One of the most consistent members of the squad, Quinn puts in hard work on defense and serves as a safety option during the build-up. The OL Reign midfielder spreads the ball all over the field and often looks to switch possession to the far-side winger. Her partner is likely to be the veteran option, Sophie Schmidt of the Houston Dash. Her long-range shooting and late movement into the box could add a necessary additional scoring option.
Manchester United’s Adriana Leon patrols the wing, as Total Football Analysis praises her ability to “get in the right areas” and “create space for her teammates” with an “eye for positioning and space.” She often operates as an extra striker and drifts inward while charging at goal. Adding additional menace to the attack is Janine Beckie of the Portland Thorns, a far more prolific scorer at the international level than club, with 36 finishes in 98 caps. The 28-year-old Colorado native makes curling runs off of the striker and works hard to force turnovers.
At 39 years old, Christine Sinclair continues to hold an important role for the squad, typically sitting in the hole behind the striker. While production has slowed since her prime, her playmaking remains an essential asset, able to slip the ball through a crowd with an impeccable touch. She is perhaps most dangerous on set pieces and has the veteran knowledge to get open or trick a goalkeeper with a free kick. Of course, there is still the occasional fantastic finish as the 14-time Canada Soccer Player of the Year and all-time leading international scorer pursues 200 goals.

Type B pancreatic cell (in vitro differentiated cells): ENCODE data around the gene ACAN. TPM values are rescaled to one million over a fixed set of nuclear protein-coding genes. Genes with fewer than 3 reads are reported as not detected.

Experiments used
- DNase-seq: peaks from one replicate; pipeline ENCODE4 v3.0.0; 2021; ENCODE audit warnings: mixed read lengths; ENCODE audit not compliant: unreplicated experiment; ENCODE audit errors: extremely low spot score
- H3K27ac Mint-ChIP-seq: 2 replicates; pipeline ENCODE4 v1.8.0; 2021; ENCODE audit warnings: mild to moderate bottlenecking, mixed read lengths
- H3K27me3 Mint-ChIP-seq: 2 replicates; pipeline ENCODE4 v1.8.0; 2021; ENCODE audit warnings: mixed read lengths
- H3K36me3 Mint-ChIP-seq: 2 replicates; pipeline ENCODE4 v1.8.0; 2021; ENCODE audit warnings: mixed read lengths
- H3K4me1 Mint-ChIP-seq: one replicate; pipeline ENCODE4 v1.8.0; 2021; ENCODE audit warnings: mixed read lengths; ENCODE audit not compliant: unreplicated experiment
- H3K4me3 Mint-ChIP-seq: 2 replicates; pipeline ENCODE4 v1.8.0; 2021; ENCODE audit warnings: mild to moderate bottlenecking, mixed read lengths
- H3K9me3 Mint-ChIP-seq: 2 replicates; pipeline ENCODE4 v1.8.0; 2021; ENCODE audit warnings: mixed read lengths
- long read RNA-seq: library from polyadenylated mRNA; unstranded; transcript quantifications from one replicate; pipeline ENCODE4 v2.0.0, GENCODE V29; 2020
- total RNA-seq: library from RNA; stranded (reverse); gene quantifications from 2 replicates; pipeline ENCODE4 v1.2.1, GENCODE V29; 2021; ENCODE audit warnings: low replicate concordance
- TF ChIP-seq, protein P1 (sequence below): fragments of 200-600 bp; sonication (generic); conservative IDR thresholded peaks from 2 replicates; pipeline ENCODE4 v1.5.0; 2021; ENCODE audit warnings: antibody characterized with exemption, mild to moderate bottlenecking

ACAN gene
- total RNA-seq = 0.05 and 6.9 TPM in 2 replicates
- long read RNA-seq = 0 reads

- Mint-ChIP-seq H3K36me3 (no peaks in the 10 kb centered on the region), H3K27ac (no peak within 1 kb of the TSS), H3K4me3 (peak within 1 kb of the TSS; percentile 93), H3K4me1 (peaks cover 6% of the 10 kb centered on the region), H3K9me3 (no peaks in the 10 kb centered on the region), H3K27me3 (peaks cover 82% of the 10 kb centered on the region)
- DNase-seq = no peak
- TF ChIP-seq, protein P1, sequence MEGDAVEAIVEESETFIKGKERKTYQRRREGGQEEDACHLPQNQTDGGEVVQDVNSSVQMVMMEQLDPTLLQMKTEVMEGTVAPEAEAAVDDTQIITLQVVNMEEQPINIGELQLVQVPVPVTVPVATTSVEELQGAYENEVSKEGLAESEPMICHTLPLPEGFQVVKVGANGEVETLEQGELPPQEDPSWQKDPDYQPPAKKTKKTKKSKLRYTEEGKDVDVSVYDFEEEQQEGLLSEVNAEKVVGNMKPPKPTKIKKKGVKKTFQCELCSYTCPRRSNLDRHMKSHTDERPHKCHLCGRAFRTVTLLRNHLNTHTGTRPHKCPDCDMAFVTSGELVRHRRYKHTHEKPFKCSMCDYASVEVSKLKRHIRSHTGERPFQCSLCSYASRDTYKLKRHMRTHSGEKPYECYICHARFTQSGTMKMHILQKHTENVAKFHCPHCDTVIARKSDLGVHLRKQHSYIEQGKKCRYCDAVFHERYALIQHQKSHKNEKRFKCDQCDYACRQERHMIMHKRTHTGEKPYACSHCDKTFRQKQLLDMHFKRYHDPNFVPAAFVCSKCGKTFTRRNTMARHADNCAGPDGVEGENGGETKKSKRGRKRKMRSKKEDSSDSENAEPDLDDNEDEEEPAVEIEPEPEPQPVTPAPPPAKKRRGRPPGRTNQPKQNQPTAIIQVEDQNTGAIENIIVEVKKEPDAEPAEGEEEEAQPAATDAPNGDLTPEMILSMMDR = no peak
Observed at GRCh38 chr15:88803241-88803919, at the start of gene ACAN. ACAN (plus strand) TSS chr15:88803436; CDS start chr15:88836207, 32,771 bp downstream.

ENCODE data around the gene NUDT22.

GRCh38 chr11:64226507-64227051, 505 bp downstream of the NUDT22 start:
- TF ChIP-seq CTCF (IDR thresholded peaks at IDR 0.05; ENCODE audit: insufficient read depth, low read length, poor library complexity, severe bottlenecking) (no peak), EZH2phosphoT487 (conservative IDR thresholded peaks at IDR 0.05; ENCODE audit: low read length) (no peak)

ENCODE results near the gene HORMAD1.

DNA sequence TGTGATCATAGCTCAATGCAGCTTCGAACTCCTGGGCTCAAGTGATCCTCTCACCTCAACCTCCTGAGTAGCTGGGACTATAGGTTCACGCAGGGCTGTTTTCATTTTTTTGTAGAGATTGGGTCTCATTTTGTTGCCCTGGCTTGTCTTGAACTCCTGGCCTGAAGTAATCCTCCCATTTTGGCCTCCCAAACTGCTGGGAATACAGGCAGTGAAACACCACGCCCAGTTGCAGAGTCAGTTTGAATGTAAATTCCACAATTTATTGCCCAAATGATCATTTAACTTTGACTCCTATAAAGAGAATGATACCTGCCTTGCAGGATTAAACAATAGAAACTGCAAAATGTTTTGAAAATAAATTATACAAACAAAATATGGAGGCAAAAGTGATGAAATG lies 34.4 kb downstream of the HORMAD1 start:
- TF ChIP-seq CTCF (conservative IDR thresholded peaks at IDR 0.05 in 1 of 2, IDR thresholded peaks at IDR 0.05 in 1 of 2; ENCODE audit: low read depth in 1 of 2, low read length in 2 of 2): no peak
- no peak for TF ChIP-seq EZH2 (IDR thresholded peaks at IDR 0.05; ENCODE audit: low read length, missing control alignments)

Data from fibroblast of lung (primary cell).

Leading the line is the program’s young star, Jordyn Huitema, who has found the back of the net 15 times since making her senior debut in 2017. The OL Reign forward “thrives off crosses and deliveries into the penalty area,” utilizing “excellent timing of movement, strong heading power, and proficient finishing.” She covers the width of the field and will get into physical battles with opponents. Her passing and target playing are also adequate for the target role, drawing defenders and finding teammates in open space.
Canada is at the end of a golden generation, attempting to build a bridge to a younger group while simultaneously phasing out and relying on aging veterans. The hosts have already begun this process, with all of the expected bumps and bruises along the way. This match will likely serve as the biggest test for the USWNT at the SheBelieves Cup, one of the final opportunities to kick into high gear ahead of the summer’s looming World Cup.
The match is scheduled for Thursday, February 16th at 7:00 p.m. Eastern, 4:00 p.m. Pacific. Viewing options include HBO Max, Telemundo, Peacock, Universo, and FUBO TV (free trial).